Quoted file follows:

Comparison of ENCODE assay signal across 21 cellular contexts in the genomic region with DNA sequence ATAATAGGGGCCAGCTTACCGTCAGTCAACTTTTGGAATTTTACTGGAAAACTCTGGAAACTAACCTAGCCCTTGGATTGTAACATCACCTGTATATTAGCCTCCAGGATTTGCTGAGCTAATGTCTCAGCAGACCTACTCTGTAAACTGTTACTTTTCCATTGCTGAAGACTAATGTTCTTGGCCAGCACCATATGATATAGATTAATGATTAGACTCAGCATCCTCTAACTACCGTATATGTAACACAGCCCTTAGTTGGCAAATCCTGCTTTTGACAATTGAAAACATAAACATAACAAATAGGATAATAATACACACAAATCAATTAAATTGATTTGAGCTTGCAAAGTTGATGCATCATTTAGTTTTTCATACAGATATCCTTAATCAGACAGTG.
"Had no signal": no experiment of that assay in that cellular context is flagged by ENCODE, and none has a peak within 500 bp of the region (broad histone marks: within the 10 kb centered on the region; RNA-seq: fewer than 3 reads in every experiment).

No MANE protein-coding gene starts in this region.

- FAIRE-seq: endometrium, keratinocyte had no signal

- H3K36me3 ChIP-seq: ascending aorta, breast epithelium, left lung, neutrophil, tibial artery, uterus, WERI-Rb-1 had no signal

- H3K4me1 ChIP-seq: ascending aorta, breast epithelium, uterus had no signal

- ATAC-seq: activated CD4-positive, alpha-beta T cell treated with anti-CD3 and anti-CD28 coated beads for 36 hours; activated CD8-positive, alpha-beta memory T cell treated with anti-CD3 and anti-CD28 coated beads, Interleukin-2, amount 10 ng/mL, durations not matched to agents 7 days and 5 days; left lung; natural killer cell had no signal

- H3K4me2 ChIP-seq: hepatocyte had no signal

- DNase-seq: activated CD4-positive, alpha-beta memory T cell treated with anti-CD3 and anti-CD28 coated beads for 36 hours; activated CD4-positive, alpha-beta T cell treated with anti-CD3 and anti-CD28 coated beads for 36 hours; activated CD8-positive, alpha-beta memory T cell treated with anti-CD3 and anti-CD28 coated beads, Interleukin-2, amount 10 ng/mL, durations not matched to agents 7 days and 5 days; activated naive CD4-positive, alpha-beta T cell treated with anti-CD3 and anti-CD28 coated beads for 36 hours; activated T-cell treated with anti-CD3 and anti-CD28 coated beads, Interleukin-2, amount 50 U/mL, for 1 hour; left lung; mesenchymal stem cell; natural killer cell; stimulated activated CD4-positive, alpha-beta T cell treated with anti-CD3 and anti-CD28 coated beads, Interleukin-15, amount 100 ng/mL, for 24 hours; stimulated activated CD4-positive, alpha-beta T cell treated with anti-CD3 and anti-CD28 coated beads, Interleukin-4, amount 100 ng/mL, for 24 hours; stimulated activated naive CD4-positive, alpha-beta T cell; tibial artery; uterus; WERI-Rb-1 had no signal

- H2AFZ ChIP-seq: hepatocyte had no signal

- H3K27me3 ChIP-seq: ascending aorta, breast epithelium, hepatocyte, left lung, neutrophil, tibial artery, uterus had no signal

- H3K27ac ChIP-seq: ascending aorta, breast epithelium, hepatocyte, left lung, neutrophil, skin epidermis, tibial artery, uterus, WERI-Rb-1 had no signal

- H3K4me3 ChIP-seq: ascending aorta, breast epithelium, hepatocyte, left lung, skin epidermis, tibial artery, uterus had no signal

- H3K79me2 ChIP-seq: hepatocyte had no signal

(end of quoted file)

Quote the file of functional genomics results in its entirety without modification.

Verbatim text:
Comparison of ENCODE assay signal across 21 cellular contexts in the genomic region with DNA sequence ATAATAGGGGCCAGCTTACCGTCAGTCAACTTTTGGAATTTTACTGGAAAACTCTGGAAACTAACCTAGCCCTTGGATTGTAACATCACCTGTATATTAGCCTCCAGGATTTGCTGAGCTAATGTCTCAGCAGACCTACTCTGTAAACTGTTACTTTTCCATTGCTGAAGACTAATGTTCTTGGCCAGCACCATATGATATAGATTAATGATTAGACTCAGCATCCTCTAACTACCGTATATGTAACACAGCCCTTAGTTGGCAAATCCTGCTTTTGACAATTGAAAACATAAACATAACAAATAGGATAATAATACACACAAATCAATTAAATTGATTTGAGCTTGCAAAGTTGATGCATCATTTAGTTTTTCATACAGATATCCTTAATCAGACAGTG.
"Had no signal": no experiment of that assay in that cellular context is flagged by ENCODE, and none has a peak within 500 bp of the region (broad histone marks: within the 10 kb centered on the region; RNA-seq: fewer than 3 reads in every experiment).

No MANE protein-coding gene starts in this region.

- FAIRE-seq: endometrium, keratinocyte had no signal

- H3K36me3 ChIP-seq: ascending aorta, breast epithelium, left lung, neutrophil, tibial artery, uterus, WERI-Rb-1 had no signal

- H3K4me1 ChIP-seq: ascending aorta, breast epithelium, uterus had no signal

- ATAC-seq: activated CD4-positive, alpha-beta T cell treated with anti-CD3 and anti-CD28 coated beads for 36 hours; activated CD8-positive, alpha-beta memory T cell treated with anti-CD3 and anti-CD28 coated beads, Interleukin-2, amount 10 ng/mL, durations not matched to agents 7 days and 5 days; left lung; natural killer cell had no signal

- H3K4me2 ChIP-seq: hepatocyte had no signal

- DNase-seq: activated CD4-positive, alpha-beta memory T cell treated with anti-CD3 and anti-CD28 coated beads for 36 hours; activated CD4-positive, alpha-beta T cell treated with anti-CD3 and anti-CD28 coated beads for 36 hours; activated CD8-positive, alpha-beta memory T cell treated with anti-CD3 and anti-CD28 coated beads, Interleukin-2, amount 10 ng/mL, durations not matched to agents 7 days and 5 days; activated naive CD4-positive, alpha-beta T cell treated with anti-CD3 and anti-CD28 coated beads for 36 hours; activated T-cell treated with anti-CD3 and anti-CD28 coated beads, Interleukin-2, amount 50 U/mL, for 1 hour; left lung; mesenchymal stem cell; natural killer cell; stimulated activated CD4-positive, alpha-beta T cell treated with anti-CD3 and anti-CD28 coated beads, Interleukin-15, amount 100 ng/mL, for 24 hours; stimulated activated CD4-positive, alpha-beta T cell treated with anti-CD3 and anti-CD28 coated beads, Interleukin-4, amount 100 ng/mL, for 24 hours; stimulated activated naive CD4-positive, alpha-beta T cell; tibial artery; uterus; WERI-Rb-1 had no signal

- H2AFZ ChIP-seq: hepatocyte had no signal

- H3K27me3 ChIP-seq: ascending aorta, breast epithelium, hepatocyte, left lung, neutrophil, tibial artery, uterus had no signal

- H3K27ac ChIP-seq: ascending aorta, breast epithelium, hepatocyte, left lung, neutrophil, skin epidermis, tibial artery, uterus, WERI-Rb-1 had no signal

- H3K4me3 ChIP-seq: ascending aorta, breast epithelium, hepatocyte, left lung, skin epidermis, tibial artery, uterus had no signal

- H3K79me2 ChIP-seq: hepatocyte had no signal